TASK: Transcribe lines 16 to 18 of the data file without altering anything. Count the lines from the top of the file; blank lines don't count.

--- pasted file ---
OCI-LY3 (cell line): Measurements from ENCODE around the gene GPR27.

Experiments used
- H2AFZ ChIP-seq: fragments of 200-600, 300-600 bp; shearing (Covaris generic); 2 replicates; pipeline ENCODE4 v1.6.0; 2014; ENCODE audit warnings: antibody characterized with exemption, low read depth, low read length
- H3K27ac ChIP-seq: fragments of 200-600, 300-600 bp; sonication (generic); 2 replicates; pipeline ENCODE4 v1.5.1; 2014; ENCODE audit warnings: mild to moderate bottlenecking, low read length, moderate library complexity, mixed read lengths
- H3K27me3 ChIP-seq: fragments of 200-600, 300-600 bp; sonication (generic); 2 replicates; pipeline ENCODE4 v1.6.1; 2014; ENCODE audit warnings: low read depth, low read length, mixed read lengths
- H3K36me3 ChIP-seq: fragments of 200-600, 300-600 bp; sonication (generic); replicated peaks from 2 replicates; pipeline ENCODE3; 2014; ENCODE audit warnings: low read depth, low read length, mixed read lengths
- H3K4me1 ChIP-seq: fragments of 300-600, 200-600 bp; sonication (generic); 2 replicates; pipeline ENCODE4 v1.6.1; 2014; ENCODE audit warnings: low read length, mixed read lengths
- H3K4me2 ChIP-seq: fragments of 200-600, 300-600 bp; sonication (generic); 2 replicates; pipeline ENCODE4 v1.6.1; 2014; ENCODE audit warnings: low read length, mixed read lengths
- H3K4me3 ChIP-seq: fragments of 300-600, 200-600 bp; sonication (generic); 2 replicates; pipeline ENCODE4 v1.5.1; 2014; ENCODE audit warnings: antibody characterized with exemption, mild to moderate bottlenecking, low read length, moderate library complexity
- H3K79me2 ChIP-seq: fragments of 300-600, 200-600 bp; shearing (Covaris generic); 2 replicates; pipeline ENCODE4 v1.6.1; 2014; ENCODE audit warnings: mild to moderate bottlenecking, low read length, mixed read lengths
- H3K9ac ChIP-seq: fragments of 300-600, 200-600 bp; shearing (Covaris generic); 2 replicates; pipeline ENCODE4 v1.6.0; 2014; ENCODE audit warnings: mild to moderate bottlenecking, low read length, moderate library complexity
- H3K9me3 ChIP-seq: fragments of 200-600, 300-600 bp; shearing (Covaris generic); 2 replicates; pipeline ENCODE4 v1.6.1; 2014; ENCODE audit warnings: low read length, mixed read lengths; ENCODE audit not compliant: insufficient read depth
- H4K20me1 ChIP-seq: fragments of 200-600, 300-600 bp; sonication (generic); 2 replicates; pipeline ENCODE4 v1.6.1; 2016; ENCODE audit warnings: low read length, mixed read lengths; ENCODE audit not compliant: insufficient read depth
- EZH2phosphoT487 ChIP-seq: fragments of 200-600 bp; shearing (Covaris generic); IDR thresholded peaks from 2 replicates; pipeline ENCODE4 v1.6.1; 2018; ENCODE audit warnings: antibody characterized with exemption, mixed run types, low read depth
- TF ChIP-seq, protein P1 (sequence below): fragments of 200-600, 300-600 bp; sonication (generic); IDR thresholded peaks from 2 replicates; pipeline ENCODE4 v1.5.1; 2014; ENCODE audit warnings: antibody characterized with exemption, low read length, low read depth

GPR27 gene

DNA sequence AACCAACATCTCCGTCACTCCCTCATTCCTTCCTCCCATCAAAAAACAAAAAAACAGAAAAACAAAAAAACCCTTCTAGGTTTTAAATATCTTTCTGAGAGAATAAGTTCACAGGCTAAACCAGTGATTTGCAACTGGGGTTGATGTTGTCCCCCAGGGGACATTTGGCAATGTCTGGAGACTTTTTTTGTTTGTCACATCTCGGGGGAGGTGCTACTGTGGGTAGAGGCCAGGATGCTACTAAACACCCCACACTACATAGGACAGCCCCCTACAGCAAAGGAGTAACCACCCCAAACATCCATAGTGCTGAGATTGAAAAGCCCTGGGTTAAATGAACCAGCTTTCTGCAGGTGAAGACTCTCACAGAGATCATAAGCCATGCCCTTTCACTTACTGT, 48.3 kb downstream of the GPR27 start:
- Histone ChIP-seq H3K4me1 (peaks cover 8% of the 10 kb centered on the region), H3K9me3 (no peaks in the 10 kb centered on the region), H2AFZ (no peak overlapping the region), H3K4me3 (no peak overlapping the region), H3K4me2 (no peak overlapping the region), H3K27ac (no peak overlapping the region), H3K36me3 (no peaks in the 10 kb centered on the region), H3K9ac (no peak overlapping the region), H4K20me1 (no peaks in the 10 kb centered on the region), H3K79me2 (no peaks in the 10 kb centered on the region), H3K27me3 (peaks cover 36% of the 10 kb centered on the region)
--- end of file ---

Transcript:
GPR27 gene

DNA sequence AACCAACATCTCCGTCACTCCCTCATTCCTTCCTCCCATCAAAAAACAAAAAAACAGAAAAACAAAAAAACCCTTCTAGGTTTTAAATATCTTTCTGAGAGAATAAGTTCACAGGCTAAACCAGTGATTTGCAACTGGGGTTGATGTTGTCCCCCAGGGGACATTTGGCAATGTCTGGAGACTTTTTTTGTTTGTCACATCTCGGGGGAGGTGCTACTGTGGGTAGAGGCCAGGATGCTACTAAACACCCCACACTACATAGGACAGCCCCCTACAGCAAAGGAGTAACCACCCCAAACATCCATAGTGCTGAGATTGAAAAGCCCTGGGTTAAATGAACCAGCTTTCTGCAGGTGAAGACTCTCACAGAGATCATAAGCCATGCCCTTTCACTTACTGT, 48.3 kb downstream of the GPR27 start:
- Histone ChIP-seq H3K4me1 (peaks cover 8% of the 10 kb centered on the region), H3K9me3 (no peaks in the 10 kb centered on the region), H2AFZ (no peak overlapping the region), H3K4me3 (no peak overlapping the region), H3K4me2 (no peak overlapping the region), H3K27ac (no peak overlapping the region), H3K36me3 (no peaks in the 10 kb centered on the region), H3K9ac (no peak overlapping the region), H4K20me1 (no peaks in the 10 kb centered on the region), H3K79me2 (no peaks in the 10 kb centered on the region), H3K27me3 (peaks cover 36% of the 10 kb centered on the region)